Who Invented Lowriders

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Lowriders can be seen from coast to coast in the United States and a number of other countries have these vehicles making their presence known in them as well. These vehicles are called lowriders because the ride very low to the ground because of the hydraulic system in the vehicle. Part of this came from necessity out of the Hispanic community in the US after World War II because many couldn’t afford new vehicles. It then evolved into a new style and eventually the modern hydraulic vehicle was developed so lowriders could also be street legal.

Although the actual inventor of lowriders is highly debated, the one fact that isn’t debated is that the first known lowrider came out of a shop that was run by Harry Westergard. As a pioneer of custom cars, he also loved racing them. He died doing what he loved, going at least 100 mph in a race and hitting a tree after a car swerved in front of him.

Westergard Began Building Cars In the 1930’s

Although Westergard is known for his custom building work after World War II, especially with the lowriders that came out of his shop, his custom vehicle work began in the late 1930’s. He did all of the work out of his garage for some time and he was known for the fast 1930 Ford Model A roadster tat he drove. He’d race the car against others, often just a block or two ahead of police officers attempting to pull them over.

This continued until World War II and Westergard served in the military for a brief period of time during the war. After it was over and the racing was back on, he formed a club to legitimize custom builds and work to eliminate the stigma of criminal activity associated with it. The first club was the Capitol Auto Club, which eventually became the Thunderbolts Car Club.

Westergard might have been known for his custom building skills, but friends and the local community also knew him for his mentoring skills. Just about every day, the local high school kids who were interested in cars, mechanical work, or just wanted to have a good time would show up at Westergard’s backyard shop to learn from the man. He would show them all how to do things to their own vehicles that would help them look better.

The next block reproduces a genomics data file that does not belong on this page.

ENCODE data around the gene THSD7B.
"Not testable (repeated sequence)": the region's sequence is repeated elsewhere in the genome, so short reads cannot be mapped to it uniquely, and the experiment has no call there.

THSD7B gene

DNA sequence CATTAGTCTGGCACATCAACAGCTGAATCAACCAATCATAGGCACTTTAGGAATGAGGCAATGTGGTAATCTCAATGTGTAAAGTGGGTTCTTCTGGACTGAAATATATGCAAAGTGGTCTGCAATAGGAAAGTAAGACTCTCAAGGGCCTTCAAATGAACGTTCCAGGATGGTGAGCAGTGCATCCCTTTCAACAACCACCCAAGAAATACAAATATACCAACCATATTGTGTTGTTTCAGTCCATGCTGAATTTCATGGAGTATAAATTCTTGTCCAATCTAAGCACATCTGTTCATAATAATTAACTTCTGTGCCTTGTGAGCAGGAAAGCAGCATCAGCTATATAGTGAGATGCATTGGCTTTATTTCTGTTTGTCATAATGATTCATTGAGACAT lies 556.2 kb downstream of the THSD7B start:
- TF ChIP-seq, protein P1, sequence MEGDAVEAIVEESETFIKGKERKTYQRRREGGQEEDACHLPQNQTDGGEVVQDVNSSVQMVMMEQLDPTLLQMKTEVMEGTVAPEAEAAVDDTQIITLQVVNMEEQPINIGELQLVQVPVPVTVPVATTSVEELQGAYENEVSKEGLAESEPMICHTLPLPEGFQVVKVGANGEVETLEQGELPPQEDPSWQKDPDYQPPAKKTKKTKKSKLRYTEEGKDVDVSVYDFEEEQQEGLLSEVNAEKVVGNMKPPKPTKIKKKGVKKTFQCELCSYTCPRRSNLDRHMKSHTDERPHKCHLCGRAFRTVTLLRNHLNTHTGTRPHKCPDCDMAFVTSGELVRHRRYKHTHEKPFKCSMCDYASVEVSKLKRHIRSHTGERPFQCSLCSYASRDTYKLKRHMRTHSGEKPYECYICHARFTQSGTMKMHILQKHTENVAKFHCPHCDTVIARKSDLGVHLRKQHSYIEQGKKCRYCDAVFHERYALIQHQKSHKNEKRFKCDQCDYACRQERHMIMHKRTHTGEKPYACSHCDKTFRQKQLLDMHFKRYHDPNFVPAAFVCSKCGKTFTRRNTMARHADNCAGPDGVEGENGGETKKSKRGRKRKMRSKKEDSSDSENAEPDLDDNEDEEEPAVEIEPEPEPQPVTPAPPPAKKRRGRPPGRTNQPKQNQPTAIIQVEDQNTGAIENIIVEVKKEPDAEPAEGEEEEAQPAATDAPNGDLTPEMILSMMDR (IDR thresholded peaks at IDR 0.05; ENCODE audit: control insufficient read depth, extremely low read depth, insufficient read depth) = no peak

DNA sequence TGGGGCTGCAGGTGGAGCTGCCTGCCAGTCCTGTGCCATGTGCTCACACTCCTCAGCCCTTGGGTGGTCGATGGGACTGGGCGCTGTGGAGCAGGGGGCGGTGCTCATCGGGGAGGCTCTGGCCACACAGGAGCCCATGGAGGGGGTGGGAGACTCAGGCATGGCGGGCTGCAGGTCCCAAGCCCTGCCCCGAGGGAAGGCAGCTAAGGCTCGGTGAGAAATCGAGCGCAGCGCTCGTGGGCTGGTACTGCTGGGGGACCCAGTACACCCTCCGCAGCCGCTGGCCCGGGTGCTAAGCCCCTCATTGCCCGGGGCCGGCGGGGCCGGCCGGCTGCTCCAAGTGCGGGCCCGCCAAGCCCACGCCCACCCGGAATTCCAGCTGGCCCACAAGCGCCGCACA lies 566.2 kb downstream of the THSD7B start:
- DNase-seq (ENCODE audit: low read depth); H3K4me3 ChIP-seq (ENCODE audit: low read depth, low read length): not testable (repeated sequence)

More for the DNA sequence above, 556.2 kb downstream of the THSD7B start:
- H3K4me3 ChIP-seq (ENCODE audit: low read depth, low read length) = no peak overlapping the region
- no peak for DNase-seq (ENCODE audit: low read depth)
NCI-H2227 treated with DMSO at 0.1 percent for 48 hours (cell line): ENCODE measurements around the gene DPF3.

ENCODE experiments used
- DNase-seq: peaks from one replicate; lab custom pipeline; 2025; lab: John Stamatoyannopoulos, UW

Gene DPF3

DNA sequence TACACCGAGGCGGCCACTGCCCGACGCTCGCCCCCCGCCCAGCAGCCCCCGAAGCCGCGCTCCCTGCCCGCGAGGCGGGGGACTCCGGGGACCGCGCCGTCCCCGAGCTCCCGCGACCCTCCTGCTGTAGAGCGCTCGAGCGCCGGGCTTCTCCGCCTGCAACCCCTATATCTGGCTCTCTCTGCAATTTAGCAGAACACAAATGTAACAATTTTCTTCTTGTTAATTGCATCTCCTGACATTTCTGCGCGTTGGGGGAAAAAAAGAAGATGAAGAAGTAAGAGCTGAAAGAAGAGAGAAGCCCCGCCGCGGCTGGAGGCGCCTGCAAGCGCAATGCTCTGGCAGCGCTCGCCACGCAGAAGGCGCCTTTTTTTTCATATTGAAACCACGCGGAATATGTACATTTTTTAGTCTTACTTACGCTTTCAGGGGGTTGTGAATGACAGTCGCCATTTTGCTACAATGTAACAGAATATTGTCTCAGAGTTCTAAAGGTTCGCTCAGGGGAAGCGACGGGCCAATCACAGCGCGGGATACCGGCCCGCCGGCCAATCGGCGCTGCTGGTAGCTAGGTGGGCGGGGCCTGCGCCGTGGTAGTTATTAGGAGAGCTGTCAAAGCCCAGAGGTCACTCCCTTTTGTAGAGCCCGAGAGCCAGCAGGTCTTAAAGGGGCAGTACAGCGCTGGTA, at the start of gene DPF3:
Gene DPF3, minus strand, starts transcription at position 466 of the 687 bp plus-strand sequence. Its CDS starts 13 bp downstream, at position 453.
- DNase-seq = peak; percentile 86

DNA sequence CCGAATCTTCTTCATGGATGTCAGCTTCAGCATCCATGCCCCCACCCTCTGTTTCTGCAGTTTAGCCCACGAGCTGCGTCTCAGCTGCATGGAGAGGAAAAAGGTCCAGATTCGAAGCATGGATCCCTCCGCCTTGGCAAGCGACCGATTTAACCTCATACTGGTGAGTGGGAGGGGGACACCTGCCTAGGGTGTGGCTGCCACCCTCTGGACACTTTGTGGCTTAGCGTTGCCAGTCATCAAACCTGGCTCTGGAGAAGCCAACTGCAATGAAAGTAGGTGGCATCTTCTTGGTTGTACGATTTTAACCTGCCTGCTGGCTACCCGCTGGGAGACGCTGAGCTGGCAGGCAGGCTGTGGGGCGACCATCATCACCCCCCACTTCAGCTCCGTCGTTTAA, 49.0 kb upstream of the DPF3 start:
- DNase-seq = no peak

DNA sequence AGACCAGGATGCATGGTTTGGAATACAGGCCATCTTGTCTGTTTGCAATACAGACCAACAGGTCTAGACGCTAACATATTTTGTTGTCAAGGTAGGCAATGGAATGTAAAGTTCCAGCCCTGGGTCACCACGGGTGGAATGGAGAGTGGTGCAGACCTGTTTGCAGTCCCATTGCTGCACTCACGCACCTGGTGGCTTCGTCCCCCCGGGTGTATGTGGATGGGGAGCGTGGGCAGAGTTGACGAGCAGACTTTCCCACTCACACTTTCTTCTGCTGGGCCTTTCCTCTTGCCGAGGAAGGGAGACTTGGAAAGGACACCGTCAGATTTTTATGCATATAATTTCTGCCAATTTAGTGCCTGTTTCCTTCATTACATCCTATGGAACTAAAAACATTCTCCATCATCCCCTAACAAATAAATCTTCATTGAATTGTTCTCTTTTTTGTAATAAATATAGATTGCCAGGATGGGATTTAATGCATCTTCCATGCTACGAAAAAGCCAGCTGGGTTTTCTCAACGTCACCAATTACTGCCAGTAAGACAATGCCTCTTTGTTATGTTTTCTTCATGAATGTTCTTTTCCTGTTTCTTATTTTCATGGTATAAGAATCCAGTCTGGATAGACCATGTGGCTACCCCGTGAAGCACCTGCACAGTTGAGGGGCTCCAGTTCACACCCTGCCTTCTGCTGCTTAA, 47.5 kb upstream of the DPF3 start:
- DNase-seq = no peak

What Brought About the Idea of the Lowrider?

Westergard had a heart for helping people. With so many not being able to afford a vehicle after the war, they were forced into the used market to get vehicles that could barely run, much less be a reliable vehicle to drive. These vehicles would be customized to give them some personality and riding low became a popular method – so popular that police began ticketing these vehicles because they weren’t street legal.

Over time, lowriders developed into the tricky hydraulic systems seen in some vehicles today that allow them to bounce or drive at different angles, yet still return to a street legal clearance when necessary. It also led to the practice of scraping, which would happen when the rear of a vehicle was dropped to lightly scrape the ground while driving. To prevent damage from occurring, high grade steel was added to these vehicles.

Harry Westergard was a custom vehicle pioneer who was unfortunately taken from this world too soon. Despite this, his innovations continue to live on today with every custom vehicle in some small way.

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